France even has a new, or at least re-born, resort this season. A blaze of international publicity followed the announcement, two seasons ago, that the small resort of Abondance in the Portes du Soleil area was to cease ski operations. It was, the world was told, the first ski-resort to fall victim to global warming. In fact, the problems were more economic than environmental; and Abondance will restart its lifts for this season.

For the committed skier, the mountains, slopes and lift system amount to a persuasive argument for French skiing. But those driven by baser impulses – a concern for accommodation, and food – will note shortcomings. The purpose-built, high-altitude resorts of the 1960s and 70s are undeniably convenient, with their ski-in, ski-out apartment blocks; but the accommodation is often uncomfortably mean. I once stayed in a six-person apartment in Avoriaz which felt very cramped. I was there on my own. The ski-out facility was most welcome, the ski-in less so.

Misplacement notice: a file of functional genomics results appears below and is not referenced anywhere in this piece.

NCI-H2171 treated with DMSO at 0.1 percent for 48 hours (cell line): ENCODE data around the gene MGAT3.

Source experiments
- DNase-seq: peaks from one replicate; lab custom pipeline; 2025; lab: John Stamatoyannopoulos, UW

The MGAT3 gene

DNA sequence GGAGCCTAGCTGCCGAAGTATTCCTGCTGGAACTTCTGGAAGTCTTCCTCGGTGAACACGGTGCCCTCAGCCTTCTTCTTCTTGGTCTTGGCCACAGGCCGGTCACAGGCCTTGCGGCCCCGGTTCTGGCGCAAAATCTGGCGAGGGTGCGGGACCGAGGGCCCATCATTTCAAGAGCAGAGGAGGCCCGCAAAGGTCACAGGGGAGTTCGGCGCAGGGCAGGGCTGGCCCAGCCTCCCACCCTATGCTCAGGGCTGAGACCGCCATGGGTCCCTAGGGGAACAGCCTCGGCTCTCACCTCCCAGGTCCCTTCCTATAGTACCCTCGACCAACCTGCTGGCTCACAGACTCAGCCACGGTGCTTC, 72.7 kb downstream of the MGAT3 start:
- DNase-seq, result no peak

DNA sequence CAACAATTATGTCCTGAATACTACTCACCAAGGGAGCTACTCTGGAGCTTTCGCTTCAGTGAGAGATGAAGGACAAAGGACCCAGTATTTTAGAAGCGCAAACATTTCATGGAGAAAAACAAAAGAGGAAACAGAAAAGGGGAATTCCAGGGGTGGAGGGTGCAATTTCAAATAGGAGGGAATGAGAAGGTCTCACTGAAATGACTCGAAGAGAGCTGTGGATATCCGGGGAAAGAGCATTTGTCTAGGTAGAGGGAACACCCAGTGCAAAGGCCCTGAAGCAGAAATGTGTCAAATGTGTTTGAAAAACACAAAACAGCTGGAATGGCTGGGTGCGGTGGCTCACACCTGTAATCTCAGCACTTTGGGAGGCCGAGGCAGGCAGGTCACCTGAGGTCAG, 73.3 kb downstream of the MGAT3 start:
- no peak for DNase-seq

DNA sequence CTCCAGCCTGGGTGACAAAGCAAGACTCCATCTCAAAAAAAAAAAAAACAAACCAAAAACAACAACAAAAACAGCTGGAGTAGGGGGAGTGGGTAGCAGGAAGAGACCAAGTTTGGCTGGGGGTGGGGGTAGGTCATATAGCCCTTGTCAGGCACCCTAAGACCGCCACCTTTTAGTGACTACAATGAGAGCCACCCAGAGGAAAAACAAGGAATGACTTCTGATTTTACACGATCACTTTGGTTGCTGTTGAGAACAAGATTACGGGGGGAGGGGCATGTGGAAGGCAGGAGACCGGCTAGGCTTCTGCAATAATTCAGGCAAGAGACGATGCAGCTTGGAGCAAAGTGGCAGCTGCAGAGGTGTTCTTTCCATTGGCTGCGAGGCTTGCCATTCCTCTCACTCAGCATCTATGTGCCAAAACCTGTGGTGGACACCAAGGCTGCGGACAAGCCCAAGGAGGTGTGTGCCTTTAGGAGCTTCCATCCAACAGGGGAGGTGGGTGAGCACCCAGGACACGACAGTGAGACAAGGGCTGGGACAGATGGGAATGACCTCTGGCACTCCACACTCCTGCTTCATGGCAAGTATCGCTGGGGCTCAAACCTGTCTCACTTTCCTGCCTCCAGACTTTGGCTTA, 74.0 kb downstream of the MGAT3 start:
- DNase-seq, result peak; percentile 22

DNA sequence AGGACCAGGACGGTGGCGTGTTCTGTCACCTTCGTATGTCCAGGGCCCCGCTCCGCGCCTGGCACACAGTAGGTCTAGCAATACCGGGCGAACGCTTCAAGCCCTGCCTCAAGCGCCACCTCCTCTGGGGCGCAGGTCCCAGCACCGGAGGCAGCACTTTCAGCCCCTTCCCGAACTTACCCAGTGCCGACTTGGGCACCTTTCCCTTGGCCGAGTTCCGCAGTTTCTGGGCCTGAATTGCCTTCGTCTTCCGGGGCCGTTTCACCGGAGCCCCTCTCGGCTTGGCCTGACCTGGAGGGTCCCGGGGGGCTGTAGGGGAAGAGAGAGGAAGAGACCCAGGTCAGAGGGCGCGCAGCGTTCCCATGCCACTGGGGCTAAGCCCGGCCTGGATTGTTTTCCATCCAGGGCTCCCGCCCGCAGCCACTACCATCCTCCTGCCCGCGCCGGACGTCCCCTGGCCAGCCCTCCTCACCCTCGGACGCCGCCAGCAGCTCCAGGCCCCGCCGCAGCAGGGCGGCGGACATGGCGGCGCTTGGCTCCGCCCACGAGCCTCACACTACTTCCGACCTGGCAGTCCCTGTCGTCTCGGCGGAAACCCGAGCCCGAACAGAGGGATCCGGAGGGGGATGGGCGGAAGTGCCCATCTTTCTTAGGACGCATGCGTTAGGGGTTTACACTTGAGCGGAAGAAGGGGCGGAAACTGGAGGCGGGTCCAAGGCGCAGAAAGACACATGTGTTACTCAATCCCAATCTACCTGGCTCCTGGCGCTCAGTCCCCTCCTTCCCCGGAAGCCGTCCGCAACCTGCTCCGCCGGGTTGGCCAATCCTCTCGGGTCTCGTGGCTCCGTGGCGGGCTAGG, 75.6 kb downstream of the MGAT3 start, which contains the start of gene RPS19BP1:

This problem has been mitigated by the recent, far more roomy lodge-style apartments erected by the MGM company and others, and by an initiative in some purpose-built resorts to induce owners to allow their original rabbit-hutches to be knocked together, replacing two tiny apartments with one that is reasonably sized.

Skiers who prefer to stay in hotels are much better served. When, this year, the official French hotel-rating system re-introduced five-star status (since the 1960s four stars was the maximum a hotel could have), the list of the first 26 properties to get the award included six in Courchevel.

Other quibbles? The French Alps still offer more than their fair share of gastronomic pleasures, but the classic brasseries, with simple food priced to suit skiers rather than gourmands, seem to have gone missing. Service with a smile is on the way out; and the dear old "snow train" from the Channel coast to the Alps has left the rails (a lacuna which the admirable Snowcarbon trains-to-the-resorts website at least partly fills). But set alongside those superb mountains, these are very minor flaws. Despite the slight shift of the UK market towards Austria, more than one in three UK skiers chooses to go to France. We may be important to the big French resorts, but they are even more important to us.